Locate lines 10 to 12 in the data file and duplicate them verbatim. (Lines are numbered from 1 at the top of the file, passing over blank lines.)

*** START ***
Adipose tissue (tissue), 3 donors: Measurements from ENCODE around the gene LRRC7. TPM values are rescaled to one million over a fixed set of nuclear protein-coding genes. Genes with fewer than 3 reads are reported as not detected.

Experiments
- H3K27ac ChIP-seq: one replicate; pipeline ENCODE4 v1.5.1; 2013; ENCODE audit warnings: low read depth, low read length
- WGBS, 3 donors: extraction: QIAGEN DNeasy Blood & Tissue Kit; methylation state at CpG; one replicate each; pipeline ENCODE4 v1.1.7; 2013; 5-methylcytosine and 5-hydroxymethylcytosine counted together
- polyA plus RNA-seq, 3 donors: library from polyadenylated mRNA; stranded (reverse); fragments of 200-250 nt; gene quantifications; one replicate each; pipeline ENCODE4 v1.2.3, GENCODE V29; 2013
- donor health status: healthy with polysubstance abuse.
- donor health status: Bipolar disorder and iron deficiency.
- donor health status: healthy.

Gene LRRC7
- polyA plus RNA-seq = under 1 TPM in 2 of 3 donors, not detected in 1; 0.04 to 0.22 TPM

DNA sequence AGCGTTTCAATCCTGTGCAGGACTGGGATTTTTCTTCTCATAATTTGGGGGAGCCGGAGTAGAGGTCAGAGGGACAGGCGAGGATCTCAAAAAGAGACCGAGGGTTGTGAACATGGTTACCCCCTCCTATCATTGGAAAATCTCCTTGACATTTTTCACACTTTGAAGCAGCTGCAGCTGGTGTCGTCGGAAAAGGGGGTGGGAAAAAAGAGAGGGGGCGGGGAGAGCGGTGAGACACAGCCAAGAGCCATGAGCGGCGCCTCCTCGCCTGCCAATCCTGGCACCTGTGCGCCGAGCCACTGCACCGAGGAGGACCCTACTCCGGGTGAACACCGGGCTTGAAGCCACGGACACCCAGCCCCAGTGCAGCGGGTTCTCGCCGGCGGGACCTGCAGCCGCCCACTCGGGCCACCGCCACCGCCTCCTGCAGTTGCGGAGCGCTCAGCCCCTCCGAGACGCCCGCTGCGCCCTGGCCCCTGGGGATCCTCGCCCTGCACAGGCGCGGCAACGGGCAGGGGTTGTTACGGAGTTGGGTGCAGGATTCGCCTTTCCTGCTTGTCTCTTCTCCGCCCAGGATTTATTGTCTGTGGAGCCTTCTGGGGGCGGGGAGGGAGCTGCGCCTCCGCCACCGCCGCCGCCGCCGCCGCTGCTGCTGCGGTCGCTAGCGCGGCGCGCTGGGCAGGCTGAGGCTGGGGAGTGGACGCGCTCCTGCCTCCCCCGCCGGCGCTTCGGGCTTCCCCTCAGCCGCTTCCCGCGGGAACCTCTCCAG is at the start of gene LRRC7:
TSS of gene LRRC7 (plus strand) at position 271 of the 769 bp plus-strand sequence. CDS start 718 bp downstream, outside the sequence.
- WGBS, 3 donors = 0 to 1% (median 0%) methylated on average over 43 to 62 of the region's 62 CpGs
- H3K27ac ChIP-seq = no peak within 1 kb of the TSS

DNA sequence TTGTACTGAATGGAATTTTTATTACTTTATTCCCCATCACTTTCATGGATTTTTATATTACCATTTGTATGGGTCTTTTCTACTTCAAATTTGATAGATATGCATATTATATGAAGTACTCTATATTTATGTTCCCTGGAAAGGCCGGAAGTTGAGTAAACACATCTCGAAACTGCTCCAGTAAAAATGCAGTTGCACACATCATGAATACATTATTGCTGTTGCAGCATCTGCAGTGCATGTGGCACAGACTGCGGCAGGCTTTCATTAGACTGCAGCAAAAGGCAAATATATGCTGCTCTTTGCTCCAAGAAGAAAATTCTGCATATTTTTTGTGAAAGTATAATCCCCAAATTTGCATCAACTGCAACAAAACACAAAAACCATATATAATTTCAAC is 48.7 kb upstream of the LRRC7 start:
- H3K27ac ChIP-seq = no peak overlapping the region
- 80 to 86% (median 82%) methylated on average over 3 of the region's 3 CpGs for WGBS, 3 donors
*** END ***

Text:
- polyA plus RNA-seq = under 1 TPM in 2 of 3 donors, not detected in 1; 0.04 to 0.22 TPM

DNA sequence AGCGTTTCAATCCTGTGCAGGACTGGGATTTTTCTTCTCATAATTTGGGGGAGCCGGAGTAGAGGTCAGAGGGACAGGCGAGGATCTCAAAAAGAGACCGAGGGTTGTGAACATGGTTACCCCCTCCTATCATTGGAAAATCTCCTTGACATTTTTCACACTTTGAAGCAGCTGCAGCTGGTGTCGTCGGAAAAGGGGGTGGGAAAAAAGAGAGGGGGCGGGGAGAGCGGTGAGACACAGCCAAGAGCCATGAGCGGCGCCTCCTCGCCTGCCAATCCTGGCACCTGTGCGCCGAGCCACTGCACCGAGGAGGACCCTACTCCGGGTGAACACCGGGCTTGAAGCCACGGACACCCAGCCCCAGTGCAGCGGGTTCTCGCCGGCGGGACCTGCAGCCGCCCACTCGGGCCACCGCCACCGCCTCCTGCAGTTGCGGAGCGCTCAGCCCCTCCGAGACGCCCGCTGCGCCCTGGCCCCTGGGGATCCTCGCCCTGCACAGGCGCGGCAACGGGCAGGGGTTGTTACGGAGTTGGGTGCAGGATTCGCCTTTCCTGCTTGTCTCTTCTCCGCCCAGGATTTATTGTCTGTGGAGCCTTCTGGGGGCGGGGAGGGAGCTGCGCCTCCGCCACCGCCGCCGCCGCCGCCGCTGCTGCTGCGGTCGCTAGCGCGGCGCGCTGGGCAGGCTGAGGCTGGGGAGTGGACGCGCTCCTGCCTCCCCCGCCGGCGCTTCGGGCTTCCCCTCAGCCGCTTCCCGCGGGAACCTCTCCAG is at the start of gene LRRC7:
TSS of gene LRRC7 (plus strand) at position 271 of the 769 bp plus-strand sequence. CDS start 718 bp downstream, outside the sequence.